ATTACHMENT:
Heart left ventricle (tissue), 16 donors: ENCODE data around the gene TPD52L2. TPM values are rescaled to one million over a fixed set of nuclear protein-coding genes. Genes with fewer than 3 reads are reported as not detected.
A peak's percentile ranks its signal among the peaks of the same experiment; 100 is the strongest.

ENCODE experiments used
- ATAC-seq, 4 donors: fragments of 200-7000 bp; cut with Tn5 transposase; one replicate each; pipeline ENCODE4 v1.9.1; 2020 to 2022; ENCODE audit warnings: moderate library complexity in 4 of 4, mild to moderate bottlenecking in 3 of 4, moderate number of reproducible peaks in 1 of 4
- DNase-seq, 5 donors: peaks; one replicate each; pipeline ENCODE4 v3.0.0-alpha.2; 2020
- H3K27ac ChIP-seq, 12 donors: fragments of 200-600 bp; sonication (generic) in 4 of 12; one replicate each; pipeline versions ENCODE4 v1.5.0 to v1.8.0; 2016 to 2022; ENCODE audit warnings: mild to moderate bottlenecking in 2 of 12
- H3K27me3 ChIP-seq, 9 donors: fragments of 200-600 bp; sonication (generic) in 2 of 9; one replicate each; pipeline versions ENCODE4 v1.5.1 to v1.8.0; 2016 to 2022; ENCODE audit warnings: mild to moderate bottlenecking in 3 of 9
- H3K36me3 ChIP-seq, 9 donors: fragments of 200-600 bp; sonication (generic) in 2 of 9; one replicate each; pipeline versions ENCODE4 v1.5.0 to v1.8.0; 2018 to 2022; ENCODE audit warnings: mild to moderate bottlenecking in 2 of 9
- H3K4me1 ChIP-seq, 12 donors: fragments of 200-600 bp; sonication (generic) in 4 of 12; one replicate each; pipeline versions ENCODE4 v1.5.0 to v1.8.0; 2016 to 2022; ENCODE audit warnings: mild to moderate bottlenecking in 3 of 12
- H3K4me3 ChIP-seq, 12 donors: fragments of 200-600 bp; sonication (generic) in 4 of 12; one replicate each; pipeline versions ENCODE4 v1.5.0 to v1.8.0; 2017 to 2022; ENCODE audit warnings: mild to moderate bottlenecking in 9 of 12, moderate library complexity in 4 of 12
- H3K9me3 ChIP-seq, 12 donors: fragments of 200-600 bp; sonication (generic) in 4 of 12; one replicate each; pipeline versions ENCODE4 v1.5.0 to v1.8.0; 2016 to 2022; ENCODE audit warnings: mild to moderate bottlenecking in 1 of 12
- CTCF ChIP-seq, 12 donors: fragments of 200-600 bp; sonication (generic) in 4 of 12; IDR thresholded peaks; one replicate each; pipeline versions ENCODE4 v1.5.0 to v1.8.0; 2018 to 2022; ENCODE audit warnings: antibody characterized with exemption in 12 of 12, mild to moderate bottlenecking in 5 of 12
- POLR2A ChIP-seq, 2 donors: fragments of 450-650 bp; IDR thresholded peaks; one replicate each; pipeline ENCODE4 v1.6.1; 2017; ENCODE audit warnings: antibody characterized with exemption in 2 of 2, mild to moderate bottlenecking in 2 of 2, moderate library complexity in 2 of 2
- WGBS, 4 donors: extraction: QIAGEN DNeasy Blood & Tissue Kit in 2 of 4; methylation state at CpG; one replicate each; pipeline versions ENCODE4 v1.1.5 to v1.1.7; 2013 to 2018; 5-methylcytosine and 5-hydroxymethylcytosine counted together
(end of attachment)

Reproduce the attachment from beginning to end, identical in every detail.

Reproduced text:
Heart left ventricle (tissue), 16 donors: ENCODE data around the gene TPD52L2. TPM values are rescaled to one million over a fixed set of nuclear protein-coding genes. Genes with fewer than 3 reads are reported as not detected.
A peak's percentile ranks its signal among the peaks of the same experiment; 100 is the strongest.

ENCODE experiments used
- ATAC-seq, 4 donors: fragments of 200-7000 bp; cut with Tn5 transposase; one replicate each; pipeline ENCODE4 v1.9.1; 2020 to 2022; ENCODE audit warnings: moderate library complexity in 4 of 4, mild to moderate bottlenecking in 3 of 4, moderate number of reproducible peaks in 1 of 4
- DNase-seq, 5 donors: peaks; one replicate each; pipeline ENCODE4 v3.0.0-alpha.2; 2020
- H3K27ac ChIP-seq, 12 donors: fragments of 200-600 bp; sonication (generic) in 4 of 12; one replicate each; pipeline versions ENCODE4 v1.5.0 to v1.8.0; 2016 to 2022; ENCODE audit warnings: mild to moderate bottlenecking in 2 of 12
- H3K27me3 ChIP-seq, 9 donors: fragments of 200-600 bp; sonication (generic) in 2 of 9; one replicate each; pipeline versions ENCODE4 v1.5.1 to v1.8.0; 2016 to 2022; ENCODE audit warnings: mild to moderate bottlenecking in 3 of 9
- H3K36me3 ChIP-seq, 9 donors: fragments of 200-600 bp; sonication (generic) in 2 of 9; one replicate each; pipeline versions ENCODE4 v1.5.0 to v1.8.0; 2018 to 2022; ENCODE audit warnings: mild to moderate bottlenecking in 2 of 9
- H3K4me1 ChIP-seq, 12 donors: fragments of 200-600 bp; sonication (generic) in 4 of 12; one replicate each; pipeline versions ENCODE4 v1.5.0 to v1.8.0; 2016 to 2022; ENCODE audit warnings: mild to moderate bottlenecking in 3 of 12
- H3K4me3 ChIP-seq, 12 donors: fragments of 200-600 bp; sonication (generic) in 4 of 12; one replicate each; pipeline versions ENCODE4 v1.5.0 to v1.8.0; 2017 to 2022; ENCODE audit warnings: mild to moderate bottlenecking in 9 of 12, moderate library complexity in 4 of 12
- H3K9me3 ChIP-seq, 12 donors: fragments of 200-600 bp; sonication (generic) in 4 of 12; one replicate each; pipeline versions ENCODE4 v1.5.0 to v1.8.0; 2016 to 2022; ENCODE audit warnings: mild to moderate bottlenecking in 1 of 12
- CTCF ChIP-seq, 12 donors: fragments of 200-600 bp; sonication (generic) in 4 of 12; IDR thresholded peaks; one replicate each; pipeline versions ENCODE4 v1.5.0 to v1.8.0; 2018 to 2022; ENCODE audit warnings: antibody characterized with exemption in 12 of 12, mild to moderate bottlenecking in 5 of 12
- POLR2A ChIP-seq, 2 donors: fragments of 450-650 bp; IDR thresholded peaks; one replicate each; pipeline ENCODE4 v1.6.1; 2017; ENCODE audit warnings: antibody characterized with exemption in 2 of 2, mild to moderate bottlenecking in 2 of 2, moderate library complexity in 2 of 2
- WGBS, 4 donors: extraction: QIAGEN DNeasy Blood & Tissue Kit in 2 of 4; methylation state at CpG; one replicate each; pipeline versions ENCODE4 v1.1.5 to v1.1.7; 2013 to 2018; 5-methylcytosine and 5-hydroxymethylcytosine counted together